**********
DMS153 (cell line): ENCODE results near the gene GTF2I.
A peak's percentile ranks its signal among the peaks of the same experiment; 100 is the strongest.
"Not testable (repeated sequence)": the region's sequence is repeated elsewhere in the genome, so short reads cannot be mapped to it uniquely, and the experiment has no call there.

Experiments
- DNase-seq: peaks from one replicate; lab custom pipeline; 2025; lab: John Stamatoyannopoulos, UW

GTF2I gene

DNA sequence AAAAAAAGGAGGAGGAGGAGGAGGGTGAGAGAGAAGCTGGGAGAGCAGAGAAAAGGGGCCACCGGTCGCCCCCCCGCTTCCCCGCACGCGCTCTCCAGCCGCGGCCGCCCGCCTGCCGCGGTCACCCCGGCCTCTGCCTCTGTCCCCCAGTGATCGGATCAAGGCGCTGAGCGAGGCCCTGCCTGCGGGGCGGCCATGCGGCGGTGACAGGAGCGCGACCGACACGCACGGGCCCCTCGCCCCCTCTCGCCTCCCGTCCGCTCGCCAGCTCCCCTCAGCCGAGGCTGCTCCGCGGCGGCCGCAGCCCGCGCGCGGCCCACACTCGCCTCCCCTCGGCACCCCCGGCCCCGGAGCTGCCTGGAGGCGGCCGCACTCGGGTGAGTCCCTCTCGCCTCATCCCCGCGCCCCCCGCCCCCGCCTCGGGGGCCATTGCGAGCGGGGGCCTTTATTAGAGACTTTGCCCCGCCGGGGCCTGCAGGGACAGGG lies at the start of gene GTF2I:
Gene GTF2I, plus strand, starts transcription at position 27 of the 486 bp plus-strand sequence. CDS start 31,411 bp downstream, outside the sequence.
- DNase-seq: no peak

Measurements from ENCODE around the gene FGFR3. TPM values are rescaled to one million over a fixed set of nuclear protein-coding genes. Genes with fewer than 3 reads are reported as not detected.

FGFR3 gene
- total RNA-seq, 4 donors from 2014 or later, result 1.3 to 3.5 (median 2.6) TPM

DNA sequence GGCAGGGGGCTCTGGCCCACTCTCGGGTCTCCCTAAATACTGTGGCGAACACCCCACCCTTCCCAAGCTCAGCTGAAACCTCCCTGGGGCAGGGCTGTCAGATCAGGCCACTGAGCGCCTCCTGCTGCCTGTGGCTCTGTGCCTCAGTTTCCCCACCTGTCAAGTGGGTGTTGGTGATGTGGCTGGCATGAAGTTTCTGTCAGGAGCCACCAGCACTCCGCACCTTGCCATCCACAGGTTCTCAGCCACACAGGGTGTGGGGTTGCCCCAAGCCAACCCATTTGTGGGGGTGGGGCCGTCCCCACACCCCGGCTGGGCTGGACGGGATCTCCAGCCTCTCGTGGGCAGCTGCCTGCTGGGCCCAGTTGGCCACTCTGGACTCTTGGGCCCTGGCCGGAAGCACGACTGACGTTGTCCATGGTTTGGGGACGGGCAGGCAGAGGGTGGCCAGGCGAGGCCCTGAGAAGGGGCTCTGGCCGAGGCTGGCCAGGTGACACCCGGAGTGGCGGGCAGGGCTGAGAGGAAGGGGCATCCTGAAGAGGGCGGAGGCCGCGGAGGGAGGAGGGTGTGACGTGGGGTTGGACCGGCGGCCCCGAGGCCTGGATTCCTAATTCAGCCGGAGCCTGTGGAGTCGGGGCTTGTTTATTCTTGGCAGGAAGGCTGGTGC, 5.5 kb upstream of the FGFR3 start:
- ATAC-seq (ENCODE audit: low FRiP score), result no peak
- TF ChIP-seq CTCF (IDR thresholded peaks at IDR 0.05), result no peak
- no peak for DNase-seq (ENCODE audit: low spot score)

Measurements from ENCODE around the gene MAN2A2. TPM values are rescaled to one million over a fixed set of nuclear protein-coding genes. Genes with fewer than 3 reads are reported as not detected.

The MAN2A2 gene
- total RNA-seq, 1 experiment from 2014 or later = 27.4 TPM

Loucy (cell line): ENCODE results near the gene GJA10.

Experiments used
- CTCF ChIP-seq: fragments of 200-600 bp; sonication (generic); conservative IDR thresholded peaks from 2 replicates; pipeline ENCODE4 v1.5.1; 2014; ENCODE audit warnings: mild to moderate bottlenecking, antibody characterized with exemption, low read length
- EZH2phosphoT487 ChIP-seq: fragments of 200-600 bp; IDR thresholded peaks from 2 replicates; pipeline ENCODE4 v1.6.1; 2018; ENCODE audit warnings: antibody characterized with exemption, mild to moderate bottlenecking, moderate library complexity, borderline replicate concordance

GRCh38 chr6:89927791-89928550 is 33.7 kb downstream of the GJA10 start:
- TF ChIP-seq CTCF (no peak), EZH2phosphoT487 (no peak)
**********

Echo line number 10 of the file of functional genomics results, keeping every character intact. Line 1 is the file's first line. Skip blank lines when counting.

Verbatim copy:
Measurements from ENCODE around the gene FGFR3. TPM values are rescaled to one million over a fixed set of nuclear protein-coding genes. Genes with fewer than 3 reads are reported as not detected.